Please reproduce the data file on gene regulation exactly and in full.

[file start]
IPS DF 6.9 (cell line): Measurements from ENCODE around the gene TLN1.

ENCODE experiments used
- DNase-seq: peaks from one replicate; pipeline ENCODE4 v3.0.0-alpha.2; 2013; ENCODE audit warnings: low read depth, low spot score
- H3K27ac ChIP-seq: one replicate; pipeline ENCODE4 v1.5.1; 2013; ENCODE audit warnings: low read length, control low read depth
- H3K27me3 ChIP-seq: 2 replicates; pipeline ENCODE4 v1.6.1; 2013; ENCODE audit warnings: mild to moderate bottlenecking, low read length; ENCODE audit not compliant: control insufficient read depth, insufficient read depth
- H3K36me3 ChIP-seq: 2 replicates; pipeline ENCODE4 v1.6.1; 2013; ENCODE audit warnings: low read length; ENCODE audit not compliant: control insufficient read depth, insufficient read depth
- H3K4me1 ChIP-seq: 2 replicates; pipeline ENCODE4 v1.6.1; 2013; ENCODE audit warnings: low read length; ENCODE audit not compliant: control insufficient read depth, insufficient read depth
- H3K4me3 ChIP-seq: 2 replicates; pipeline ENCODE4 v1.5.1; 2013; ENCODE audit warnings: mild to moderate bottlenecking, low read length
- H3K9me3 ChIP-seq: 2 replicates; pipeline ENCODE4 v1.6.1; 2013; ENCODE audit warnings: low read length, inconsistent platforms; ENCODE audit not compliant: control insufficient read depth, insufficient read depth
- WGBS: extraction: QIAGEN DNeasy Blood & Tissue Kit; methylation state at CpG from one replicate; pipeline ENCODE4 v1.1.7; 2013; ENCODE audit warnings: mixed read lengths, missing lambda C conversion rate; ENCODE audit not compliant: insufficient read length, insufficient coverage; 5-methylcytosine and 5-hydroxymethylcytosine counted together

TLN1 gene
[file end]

IPS DF 6.9 (cell line): Measurements from ENCODE around the gene TLN1.

ENCODE experiments used
- DNase-seq: peaks from one replicate; pipeline ENCODE4 v3.0.0-alpha.2; 2013; ENCODE audit warnings: low read depth, low spot score
- H3K27ac ChIP-seq: one replicate; pipeline ENCODE4 v1.5.1; 2013; ENCODE audit warnings: low read length, control low read depth
- H3K27me3 ChIP-seq: 2 replicates; pipeline ENCODE4 v1.6.1; 2013; ENCODE audit warnings: mild to moderate bottlenecking, low read length; ENCODE audit not compliant: control insufficient read depth, insufficient read depth
- H3K36me3 ChIP-seq: 2 replicates; pipeline ENCODE4 v1.6.1; 2013; ENCODE audit warnings: low read length; ENCODE audit not compliant: control insufficient read depth, insufficient read depth
- H3K4me1 ChIP-seq: 2 replicates; pipeline ENCODE4 v1.6.1; 2013; ENCODE audit warnings: low read length; ENCODE audit not compliant: control insufficient read depth, insufficient read depth
- H3K4me3 ChIP-seq: 2 replicates; pipeline ENCODE4 v1.5.1; 2013; ENCODE audit warnings: mild to moderate bottlenecking, low read length
- H3K9me3 ChIP-seq: 2 replicates; pipeline ENCODE4 v1.6.1; 2013; ENCODE audit warnings: low read length, inconsistent platforms; ENCODE audit not compliant: control insufficient read depth, insufficient read depth
- WGBS: extraction: QIAGEN DNeasy Blood & Tissue Kit; methylation state at CpG from one replicate; pipeline ENCODE4 v1.1.7; 2013; ENCODE audit warnings: mixed read lengths, missing lambda C conversion rate; ENCODE audit not compliant: insufficient read length, insufficient coverage; 5-methylcytosine and 5-hydroxymethylcytosine counted together

TLN1 gene